Like Nadal, 35-year-old Djokovic entered Wimbledon without playing any of the competitive tune-up events on grass. The Serb is a three-time defending champion at the tournament, which has been of singular importance to his career. Growing up in war-torn Serbia, Wimbledon was the one event he always dreamt of winning.
Each of the six times Djokovic has won the title, he has celebrated by tearing off a few blades of grass and chewing them. In 2018, after spending more than a year in a confused daze, Djokovic resurrected his career on the famous grass courts of SW19. A year later, he scripted a stirring comeback win, from match points down, to beat Wimbledon’s darling, Roger Federer, in an epic contest.
It is just the kind of inspiration Djokovic, a 20-time major winner, will be looking for as he aims to get his Grand Slam run back on track. The Serb will also be aware of the fact that the US Open has a vaccination mandate which makes him, as of now, ineligible for the hard-court major. Wimbledon, then, might be his only chance to win a Grand Slam title this year and narrow the gap with Nadal.
Of the players competing this year, Djokovic has the highest winning percentage on grass: 85%. At Wimbledon, he has won 89% of his matches—79 of the 89 matches he has played at the Grand Slam.
Despite being in their mid-30s, Djokovic and Nadal, the top two seeds, will be the ones to beat at Wimbledon yet again. The men’s draw will be without the top two players in the world: While top-ranked Medvedev, a Russian, is banned, World No.2 Alexander Zverev suffered a brutal fall during his French Open semi-final against Nadal.
Zverev underwent surgery for torn ligaments in the ankle earlier this month. Though the 25-year-old played some of the best tennis of his life in Paris, he wasn’t quite a serious contender at Wimbledon. Grand Slam five-setters are not his forte and Wimbledon is by far his least successful major—he has never reached a quarter-final in London.
Return of the queen
Even though French Open champion Iga Świątek has cemented her place as the leader of the women’s tour, Serena Williams remains the queen bee. Not surprisingly, Williams’ announcement that she will compete at Wimbledon 2022 created quite a flutter.
Rumours had been swirling that the Williams sisters—Serena and Venus—had retired without telling anyone. Ranked 1,208 in the world, Serena was given a wild-card entry. Though she has not played for a year, the 40-year-old poses a real threat to the rest of the field. Grass enhances her attacking, power game. And having won seven titles on these courts may just re-awaken the competitor in her.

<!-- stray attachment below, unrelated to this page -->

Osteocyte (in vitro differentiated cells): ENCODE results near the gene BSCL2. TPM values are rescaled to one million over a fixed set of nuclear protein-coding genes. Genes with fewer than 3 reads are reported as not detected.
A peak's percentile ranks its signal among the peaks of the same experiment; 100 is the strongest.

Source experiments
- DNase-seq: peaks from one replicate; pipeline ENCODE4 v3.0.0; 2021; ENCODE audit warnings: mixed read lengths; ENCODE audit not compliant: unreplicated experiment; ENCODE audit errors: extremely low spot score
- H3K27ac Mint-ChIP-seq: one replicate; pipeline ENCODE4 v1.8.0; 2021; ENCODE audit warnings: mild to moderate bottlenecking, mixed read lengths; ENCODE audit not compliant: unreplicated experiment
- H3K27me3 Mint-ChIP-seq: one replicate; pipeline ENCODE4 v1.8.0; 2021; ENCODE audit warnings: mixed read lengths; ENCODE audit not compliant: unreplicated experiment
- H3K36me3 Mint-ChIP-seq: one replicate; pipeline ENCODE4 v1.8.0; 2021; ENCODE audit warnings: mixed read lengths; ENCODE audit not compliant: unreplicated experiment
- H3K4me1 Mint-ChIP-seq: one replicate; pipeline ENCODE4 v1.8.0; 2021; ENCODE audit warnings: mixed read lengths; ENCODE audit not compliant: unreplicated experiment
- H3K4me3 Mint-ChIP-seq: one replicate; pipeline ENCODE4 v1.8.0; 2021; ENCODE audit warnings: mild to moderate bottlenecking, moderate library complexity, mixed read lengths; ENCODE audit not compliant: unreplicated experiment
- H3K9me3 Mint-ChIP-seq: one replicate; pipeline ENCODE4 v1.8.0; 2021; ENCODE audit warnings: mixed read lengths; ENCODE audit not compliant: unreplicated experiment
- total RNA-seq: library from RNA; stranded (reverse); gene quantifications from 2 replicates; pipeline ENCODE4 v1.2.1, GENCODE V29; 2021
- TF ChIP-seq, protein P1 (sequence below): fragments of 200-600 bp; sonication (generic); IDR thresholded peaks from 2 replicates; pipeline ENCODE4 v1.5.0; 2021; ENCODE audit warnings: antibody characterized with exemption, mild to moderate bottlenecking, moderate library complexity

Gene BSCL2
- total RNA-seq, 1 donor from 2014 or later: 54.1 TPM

Williams will resume her bid for the record-equalling 24th singles Grand Slam title. Though the American has the most number of singles majors (23) in the Open Era (since 1968), she is one short of Margaret Court’s all-time record. Her last Grand Slam win came at the 2017 Australian Open, right before she took a maternity break.
Since her comeback in the spring of 2018, Williams, possibly the most dominant women’s player, has struggled to win the elusive 24th. She reached four Grand Slam finals after coming back from childbirth but couldn’t win a set in any. Losing speed was understandable, but it was the first time the American lost her nerve. Being away from the big stage for over a year may help take off some of the pressure. As she prepares to play her 21st Wimbledon, Williams will be an emotional favourite to claim the crown.
Along with Williams, veteran stars Murray and Stanislas Wawrinka are also defying age and injuries. Murray and Wawrinka have won three Grand Slams each and are the only ones who had consistently challenged the Big 3 (Federer, Nadal, Djokovic) in men’s tennis before injuries halted their march. In their bid to return to top form, both had to start at the very beginning this year.
Even though grass is not his favourite surface—Wimbledon is the only Grand Slam he hasn’t won—Wawrinka had an encouraging result at the Queen’s Club ATP event (officially called Cinch Championships). “It takes time to be back at my age after more than a year off of the Tour,” he said after a win against World No.27 Frances Tiafoe. Wawrinka, who has dropped to 290 in the world, was handed a wild card for Wimbledon and will be playing there for the first time since 2019.
Murray opted out of the French Open, and most of the clay season, to prepare for grass. In Stuttgart, he defeated Stefanos Tsitsipas in the quarter-finals to score his first top-5 scalp since 2016. He then beat Nick Kyrgios, one of the trickiest players on the surface, in straight sets to reach the final. Despite suffering an abdominal injury during the final at Stuttgart, which he lost to Matteo Berrettini, he will again lead the British charge in the men’s singles.